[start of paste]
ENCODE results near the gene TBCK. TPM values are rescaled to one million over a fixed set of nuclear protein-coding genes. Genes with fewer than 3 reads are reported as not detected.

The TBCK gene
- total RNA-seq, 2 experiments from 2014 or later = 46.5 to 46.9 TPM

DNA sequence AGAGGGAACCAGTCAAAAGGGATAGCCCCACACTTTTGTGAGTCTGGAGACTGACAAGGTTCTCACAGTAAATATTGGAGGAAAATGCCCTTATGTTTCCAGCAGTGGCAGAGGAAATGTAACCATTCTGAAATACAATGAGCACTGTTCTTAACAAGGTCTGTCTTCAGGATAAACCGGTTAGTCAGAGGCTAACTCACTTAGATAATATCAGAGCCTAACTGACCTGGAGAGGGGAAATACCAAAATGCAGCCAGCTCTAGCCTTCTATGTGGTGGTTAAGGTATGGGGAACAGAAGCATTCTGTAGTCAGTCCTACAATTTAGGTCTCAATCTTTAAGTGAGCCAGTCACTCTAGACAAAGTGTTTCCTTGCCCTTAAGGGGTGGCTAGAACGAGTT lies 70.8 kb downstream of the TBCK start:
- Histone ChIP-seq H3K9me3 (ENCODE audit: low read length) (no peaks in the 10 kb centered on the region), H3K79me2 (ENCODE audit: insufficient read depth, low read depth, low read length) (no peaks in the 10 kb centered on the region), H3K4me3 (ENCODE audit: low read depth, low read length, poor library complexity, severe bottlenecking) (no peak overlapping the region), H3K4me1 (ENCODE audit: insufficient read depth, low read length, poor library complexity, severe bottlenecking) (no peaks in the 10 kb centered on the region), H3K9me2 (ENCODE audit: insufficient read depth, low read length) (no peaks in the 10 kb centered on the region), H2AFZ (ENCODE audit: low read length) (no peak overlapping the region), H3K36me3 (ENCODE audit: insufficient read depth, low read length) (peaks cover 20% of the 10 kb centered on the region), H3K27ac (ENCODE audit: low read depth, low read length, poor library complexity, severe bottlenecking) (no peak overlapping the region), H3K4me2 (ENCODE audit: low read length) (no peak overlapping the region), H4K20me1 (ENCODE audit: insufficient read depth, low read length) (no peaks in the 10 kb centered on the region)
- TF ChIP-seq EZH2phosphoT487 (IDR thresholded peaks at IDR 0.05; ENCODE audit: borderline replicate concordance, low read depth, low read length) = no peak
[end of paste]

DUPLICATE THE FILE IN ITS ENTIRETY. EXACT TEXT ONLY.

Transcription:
ENCODE results near the gene TBCK. TPM values are rescaled to one million over a fixed set of nuclear protein-coding genes. Genes with fewer than 3 reads are reported as not detected.

The TBCK gene
- total RNA-seq, 2 experiments from 2014 or later = 46.5 to 46.9 TPM

DNA sequence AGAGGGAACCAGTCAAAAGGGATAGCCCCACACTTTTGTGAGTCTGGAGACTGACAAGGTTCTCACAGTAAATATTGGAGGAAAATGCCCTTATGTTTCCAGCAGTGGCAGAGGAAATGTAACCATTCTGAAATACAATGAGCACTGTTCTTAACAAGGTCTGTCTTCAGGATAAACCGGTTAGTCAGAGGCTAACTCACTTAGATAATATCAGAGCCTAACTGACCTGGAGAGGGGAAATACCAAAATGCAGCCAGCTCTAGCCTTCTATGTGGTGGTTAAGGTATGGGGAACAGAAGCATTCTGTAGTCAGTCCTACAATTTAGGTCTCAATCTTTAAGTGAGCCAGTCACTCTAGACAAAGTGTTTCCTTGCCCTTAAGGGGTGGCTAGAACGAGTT lies 70.8 kb downstream of the TBCK start:
- Histone ChIP-seq H3K9me3 (ENCODE audit: low read length) (no peaks in the 10 kb centered on the region), H3K79me2 (ENCODE audit: insufficient read depth, low read depth, low read length) (no peaks in the 10 kb centered on the region), H3K4me3 (ENCODE audit: low read depth, low read length, poor library complexity, severe bottlenecking) (no peak overlapping the region), H3K4me1 (ENCODE audit: insufficient read depth, low read length, poor library complexity, severe bottlenecking) (no peaks in the 10 kb centered on the region), H3K9me2 (ENCODE audit: insufficient read depth, low read length) (no peaks in the 10 kb centered on the region), H2AFZ (ENCODE audit: low read length) (no peak overlapping the region), H3K36me3 (ENCODE audit: insufficient read depth, low read length) (peaks cover 20% of the 10 kb centered on the region), H3K27ac (ENCODE audit: low read depth, low read length, poor library complexity, severe bottlenecking) (no peak overlapping the region), H3K4me2 (ENCODE audit: low read length) (no peak overlapping the region), H4K20me1 (ENCODE audit: insufficient read depth, low read length) (no peaks in the 10 kb centered on the region)
- TF ChIP-seq EZH2phosphoT487 (IDR thresholded peaks at IDR 0.05; ENCODE audit: borderline replicate concordance, low read depth, low read length) = no peak